"Here?" she asked. "Near the Slytherins?"
"Yes, they used to be mine but as deputy headmaster I was required to relocate," he explained. "They are… lacking in natural light but are quiet. You'll not be disturbed."
"I think, I mean, I believe I'd prefer the fourth floor," she said. She wasn't sure that she could be comfortable living in Snape's old quarters, plus—
"Nearest to the Library?" Snape asked.
"Well," she said, blushing, "I see you haven't forgotten me completely."
"No," he said. "I have not."
The room contained a bedroom, a bathroom, and a sitting room.
"Lovely," she said. Snape did not stay and so she reset the password. In the handbook, there was a rule that all Professors must inform the headmaster or mistress of their passwords in case of emergency and she made a mental note to do so in the morning. She finally righted her trunk and suitcase. All her clothes were wrinkled and she spent a while steaming them with the tip of her wand and hanging them. She didn't bring much – books mostly and a few waving pictures: Harry and Ginny's wedding portrait and Harry, Ron and herself as fourth years. Harry waved and Hermione smirked but Ron turned his back on her. He was still mad. She had one still photo of her parents.
Feeling accomplished, she took a shower and went to bed happy that Hogwarts was once more her home.
The week went quickly and each passing day, Hermione became more nervous. She knew she wasn't unqualified, but she also knew that Hogwarts was full time even for a part-time professor and if her years here meant anything, these children would be a handful. She decided to wear her apprentice robes – transfigured for the day to be black and lengthened to be floor length. But they were worn and she knew it. She wore them to breakfast.
"I'm going into town," McGonagall said to her. "I remember my first job, how badly I needed it. Why don't you come along and we'll get you some proper teaching robes and write it off as a school expense," she said. She kept her voice low as not to embarrass Hermione.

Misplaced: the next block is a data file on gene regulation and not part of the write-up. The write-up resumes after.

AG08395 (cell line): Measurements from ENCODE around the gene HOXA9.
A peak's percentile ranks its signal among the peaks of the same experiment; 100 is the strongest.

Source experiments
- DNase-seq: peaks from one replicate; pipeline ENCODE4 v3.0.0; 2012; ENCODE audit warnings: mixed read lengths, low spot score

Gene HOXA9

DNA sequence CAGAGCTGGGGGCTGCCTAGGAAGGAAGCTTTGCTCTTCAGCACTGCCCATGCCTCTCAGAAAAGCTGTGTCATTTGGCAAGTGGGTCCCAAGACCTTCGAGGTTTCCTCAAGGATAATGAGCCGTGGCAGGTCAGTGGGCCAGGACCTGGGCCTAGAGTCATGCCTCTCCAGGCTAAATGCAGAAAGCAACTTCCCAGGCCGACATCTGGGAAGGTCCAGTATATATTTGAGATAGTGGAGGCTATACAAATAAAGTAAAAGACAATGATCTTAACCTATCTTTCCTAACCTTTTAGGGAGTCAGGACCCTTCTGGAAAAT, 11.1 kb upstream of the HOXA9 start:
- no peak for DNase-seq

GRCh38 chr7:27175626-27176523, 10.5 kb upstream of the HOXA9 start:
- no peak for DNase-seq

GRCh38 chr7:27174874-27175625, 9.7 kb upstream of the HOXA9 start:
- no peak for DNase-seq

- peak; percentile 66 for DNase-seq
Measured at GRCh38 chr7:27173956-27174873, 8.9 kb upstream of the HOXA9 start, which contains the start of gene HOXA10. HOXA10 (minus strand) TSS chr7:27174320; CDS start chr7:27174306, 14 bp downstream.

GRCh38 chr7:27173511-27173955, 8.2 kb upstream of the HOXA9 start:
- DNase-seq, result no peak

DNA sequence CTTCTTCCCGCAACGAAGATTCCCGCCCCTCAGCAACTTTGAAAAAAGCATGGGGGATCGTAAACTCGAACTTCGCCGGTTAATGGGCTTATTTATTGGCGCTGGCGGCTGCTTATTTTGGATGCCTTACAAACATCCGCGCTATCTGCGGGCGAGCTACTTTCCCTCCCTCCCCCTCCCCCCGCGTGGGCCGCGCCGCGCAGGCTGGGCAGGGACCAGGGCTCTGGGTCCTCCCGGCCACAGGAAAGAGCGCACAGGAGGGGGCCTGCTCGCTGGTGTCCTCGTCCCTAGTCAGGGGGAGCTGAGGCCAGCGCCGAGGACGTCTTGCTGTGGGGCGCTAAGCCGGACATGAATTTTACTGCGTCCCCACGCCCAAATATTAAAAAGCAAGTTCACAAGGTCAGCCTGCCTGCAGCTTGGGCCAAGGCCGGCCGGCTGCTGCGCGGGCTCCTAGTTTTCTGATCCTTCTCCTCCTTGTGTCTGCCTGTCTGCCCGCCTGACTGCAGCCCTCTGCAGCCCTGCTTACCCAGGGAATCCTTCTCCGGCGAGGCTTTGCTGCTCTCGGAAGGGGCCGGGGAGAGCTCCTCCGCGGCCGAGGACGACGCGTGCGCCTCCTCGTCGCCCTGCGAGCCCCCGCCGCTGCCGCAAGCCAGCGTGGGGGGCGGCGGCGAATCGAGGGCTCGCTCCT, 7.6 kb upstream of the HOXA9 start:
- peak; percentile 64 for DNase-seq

"I'm sorry, I just didn't have the money," she said, blushing. "Thank you."
Gladrags was empty in the early afternoon and McGonagall dropped her off to find something with permission to charge it to Hogwarts' account. The witch behind the counter was glad to help her – she wanted to take measurements but Hermione was adamant about just taking something basic off the rack. Teaching robes traditionally were very conservative and Hermione found a set with long sleeves and a high, buttoned neck in deep purple. They were on sale and she took them.
The sun sunk slowly into the horizon and Hermione went up to the astronomy tower to wait. She wasn't sure how she would be greeted. She was, technically in the eyes of a ministry, a war hero but she didn't want to be remembered like that. So many people had died.
She saw the plume of steam from the Hogwarts Express over the trees and knew it wouldn't be much longer until the castle was filled and alive. She wondered if she would still be teaching when Ginny and Harry's baby came to Hogwarts.
"It's nearly time, Miss Granger." The deep voice came from behind her.
"Oh, I know," she said, turning around to look at Professor Snape. "I'm just mentally preparing." He nodded. "How did you know to find me up here?"
"The portrait of Albus – he said you used to come up here often during your studies." She smiled a sad smile and followed him down the stairs.
Everything was almost the same. The hat sang and the children were sorted. The table groaned under the weight of the feast. The new prefects showed off their shiny badges and the Slytherins sneered and the Gryffindors groaned. Still, the absence of Dumbledore was upsetting and watching Snape run the sorting was surreal. Professor Flitwick patted her hand reassuringly.
"We have a new addition to our faculty," McGonagall announced, her fork hitting her water goblet. "I'd like to welcome Professor Granger. She will be co-teaching charms with Professor Flitwick." The Gryffindors who remembered her as Head Girl clapped the hardest. Hermione dipped her head gratefully.